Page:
|Publication number||US7875056 B2|
|Application number||US 11/380,573|
|Publication date||Jan 25, 2011|
|Filing date||Apr 27, 2006|
|Priority date||Jul 22, 2005|
|Also published as||EP1909656A2, US20070021781, US20110166599, WO2007015884A2, WO2007015884A3|
|Publication number||11380573, 380573, US 7875056 B2, US 7875056B2, US-B2-7875056, US7875056 B2, US7875056B2|
|Inventors||James E. Jervis, John Ashley|
|Original Assignee||Anpa Medical, Inc.|
|Export Citation||BiBTeX, EndNote, RefMan|
|Patent Citations (77), Non-Patent Citations (3), Referenced by (37), Classifications (13), Legal Events (4)|
|External Links: USPTO, USPTO Assignment, Espacenet|
This application claims the benefit of U.S. Provisional Application No. 60/701,629, filed Jul. 22, 2005, which is incorporated herein by reference in its entirety.
(a) Field of the Invention
This invention relates generally to retainers for cordage, line, twine and the like, and methods of using retainers. In particular, the invention relates to a suture retainer adapted for application on a subject by use of an introducing device, such as a catheter.
(b) Description of the Related Art
Sutures are used for a variety of surgical purposes, such as approximation of tissue and ligation of tissue. Most generally, when placing sutures, the strand of suture material to be used has a needle affixed to one end. The needle is passed through the tissue to be approximated or ligated, forming a stitch. The stitch is then tensioned appropriately, and the two ends of the suture, the needle end and the non-needle end, are knotted to retain the desired tension in the stitch. Sometimes the ends are knotted together; in other instances the ends may be stoppered or terminated separately, often with the aid of a clip or other device to form resistance to passage of the suture through tissue. While forming knots in suture during open surgery is a simple matter, forming knots in sutures during endoscopic surgery can be very difficult. For example, placing sutures during a laparoscopic procedure can require two surgeons to cooperate in a multi-step process which is performed with multiple instruments to pass the needle and suture back and forth to tie the suture knot.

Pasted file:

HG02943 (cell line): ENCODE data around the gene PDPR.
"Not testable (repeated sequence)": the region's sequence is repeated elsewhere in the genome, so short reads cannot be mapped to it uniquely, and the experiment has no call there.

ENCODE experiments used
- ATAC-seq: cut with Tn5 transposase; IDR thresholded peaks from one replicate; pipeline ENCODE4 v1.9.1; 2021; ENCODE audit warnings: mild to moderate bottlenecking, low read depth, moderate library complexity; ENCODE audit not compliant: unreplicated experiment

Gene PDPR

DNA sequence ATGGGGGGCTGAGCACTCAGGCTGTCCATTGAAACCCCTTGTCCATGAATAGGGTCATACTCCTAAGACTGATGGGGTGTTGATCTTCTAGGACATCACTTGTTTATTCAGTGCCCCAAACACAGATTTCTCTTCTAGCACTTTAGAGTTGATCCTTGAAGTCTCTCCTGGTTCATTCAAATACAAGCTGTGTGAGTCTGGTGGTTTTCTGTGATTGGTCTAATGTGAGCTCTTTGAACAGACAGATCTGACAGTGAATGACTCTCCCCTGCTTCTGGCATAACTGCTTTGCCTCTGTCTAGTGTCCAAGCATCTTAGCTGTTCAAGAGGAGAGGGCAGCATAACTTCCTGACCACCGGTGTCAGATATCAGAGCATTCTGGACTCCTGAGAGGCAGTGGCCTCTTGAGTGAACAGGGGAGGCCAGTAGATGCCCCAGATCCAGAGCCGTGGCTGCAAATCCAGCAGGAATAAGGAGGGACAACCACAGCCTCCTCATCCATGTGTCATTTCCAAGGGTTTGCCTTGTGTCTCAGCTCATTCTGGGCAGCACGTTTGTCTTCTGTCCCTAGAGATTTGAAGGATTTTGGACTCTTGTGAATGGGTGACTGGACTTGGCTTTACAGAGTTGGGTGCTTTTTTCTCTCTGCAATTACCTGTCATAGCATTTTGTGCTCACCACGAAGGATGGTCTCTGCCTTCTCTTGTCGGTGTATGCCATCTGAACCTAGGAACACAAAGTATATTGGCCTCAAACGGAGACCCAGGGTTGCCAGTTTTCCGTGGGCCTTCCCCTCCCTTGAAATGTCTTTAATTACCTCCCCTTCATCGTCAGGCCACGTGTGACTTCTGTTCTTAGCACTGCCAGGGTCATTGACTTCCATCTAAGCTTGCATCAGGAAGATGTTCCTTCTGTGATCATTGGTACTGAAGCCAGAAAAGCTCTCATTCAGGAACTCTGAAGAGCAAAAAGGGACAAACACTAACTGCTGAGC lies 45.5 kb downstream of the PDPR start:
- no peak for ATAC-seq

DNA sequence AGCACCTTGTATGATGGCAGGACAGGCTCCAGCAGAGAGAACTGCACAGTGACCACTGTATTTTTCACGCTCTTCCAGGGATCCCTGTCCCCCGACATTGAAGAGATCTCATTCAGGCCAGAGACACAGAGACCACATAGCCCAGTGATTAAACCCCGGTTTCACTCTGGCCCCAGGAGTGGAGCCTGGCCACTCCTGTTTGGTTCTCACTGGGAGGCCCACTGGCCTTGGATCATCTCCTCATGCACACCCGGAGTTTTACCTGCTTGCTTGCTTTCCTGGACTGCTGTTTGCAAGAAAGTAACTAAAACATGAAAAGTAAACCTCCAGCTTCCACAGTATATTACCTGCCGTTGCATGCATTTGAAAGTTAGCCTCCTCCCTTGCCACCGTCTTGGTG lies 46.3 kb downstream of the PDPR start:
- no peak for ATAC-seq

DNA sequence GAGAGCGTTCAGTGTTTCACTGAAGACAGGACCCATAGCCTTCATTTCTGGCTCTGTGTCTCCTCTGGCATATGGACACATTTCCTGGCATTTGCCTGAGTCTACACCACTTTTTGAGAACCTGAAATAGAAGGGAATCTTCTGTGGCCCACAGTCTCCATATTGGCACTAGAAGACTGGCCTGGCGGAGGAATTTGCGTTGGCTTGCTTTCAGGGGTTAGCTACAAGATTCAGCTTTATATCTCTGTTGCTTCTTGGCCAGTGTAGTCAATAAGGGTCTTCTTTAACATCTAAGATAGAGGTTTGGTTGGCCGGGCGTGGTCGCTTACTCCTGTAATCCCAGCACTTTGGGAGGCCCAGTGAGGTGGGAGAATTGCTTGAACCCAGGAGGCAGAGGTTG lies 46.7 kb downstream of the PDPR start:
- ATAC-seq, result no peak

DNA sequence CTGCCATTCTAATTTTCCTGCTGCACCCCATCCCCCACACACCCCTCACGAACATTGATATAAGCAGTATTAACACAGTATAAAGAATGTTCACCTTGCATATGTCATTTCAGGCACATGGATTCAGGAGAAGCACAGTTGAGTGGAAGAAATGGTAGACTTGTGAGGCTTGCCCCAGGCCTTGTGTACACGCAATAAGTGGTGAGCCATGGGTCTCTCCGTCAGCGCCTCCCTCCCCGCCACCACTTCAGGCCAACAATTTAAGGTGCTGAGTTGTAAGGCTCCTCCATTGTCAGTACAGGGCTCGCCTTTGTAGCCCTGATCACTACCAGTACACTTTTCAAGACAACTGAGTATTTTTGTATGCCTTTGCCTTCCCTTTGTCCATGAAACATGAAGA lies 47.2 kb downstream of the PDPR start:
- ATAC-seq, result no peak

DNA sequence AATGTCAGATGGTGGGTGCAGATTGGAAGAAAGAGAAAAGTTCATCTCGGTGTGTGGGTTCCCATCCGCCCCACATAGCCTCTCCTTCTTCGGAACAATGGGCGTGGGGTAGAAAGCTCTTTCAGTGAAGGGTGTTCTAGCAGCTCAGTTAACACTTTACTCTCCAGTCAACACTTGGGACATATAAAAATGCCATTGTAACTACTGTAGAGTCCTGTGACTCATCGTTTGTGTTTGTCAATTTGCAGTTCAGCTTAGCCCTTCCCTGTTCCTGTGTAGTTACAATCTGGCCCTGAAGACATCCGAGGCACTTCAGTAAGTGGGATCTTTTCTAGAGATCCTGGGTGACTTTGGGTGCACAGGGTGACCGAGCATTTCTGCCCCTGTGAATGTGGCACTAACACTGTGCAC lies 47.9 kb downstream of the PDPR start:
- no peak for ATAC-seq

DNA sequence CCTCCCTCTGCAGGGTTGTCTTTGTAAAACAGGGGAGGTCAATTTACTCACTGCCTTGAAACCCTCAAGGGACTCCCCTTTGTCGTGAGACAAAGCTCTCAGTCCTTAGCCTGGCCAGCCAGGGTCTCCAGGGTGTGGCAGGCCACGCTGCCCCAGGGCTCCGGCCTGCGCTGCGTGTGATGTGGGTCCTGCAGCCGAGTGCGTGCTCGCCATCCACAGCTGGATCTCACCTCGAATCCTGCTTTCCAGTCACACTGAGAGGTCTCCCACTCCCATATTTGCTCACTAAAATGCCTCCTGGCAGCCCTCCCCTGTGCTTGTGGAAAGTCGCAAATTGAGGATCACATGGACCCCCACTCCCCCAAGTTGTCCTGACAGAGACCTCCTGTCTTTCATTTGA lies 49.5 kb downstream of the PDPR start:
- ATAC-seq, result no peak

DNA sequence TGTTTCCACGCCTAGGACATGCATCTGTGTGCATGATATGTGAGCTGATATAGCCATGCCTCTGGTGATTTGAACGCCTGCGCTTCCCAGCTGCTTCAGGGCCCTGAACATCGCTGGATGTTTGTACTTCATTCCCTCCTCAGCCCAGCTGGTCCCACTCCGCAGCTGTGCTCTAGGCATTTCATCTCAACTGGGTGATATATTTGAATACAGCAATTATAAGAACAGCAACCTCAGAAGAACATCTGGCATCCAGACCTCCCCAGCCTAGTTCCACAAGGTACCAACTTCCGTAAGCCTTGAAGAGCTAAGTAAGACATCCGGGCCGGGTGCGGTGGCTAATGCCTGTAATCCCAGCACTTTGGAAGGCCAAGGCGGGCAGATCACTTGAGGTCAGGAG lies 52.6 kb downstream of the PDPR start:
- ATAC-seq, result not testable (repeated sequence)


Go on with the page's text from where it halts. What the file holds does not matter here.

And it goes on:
Suture retainers may be used in place of suture knots to prevent passage of a suture end into and through tissue and to maintain the tension applied to the suture material during the suturing procedure. Suture clips and other suture retainers are described in the following publications: U.S. Pat. No. 5,234,449; U.S. Pat. No. 5,383,905; U.S. Pat. No. 5,391,173; U.S. Pat. No. 5,643,295; U.S. Pat. No. 5,645,553; U.S. Pat. No. 5,735,877; U.S. Pat. No. 5,845,645; U.S. Pat. No. 5,895,393; U.S. Pat. No. 5,948,001; U.S. Pat. No. 6,039,176; U.S. Pat. No. 6,896,686; U.S. Pat. No. 6,015,428; U.S. Pat. No. 6,066,160; U.S. Pat. No. 6,231,592; U.S. Pat. No. 6,432,123; and US Patent Pub No. US2004/0260344 A1.
Catheters are used for a variety of applications, such as introduction of a target device, during surgical procedures. Catheters are described in the following publications U.S. Pat. Nos. 5,643,298; 5,643,297; 5,211,651; 5,190,561; 5,156,610; 5,026,363; and 4,811,735.
Current solutions known in the art present a variety of problems for the user, including, limitations with respect to suture size, limitation in materials, inability to adjust suture tightness after placement, difficulty in removing the device, and, typically, the suture device is threaded on the suture before using. What is needed, is a suture retainer that is easier to use and that can be adjusted after placement. Further what is needed is a suture retainer that enables the user to quickly and easily work with the suture, including anchoring the suture.
The present invention provides a retainer that is quickly deployed and easy to use and that can be adjusted after placement by a user. The present invention is also directed to suture retainers. The suture retainer of this invention is suitable for percutaneous delivery, particularly where the suture retainer has a tubular profile. Other shapes can be used for other applications without departing from the scope of the invention. This invention also provides a suture retainer that can be adjusted after placement and that enables the user to handle and work with the suture quickly and easily. The suture retainer can have two opposing elements that are positioned such that the elements are juxtaposed with respect to each other. In operation the two elements are engaged by, for example, a coiled body. Additionally, a housing can be provided. The suture retainer enables termination of the suture quickly and effectively.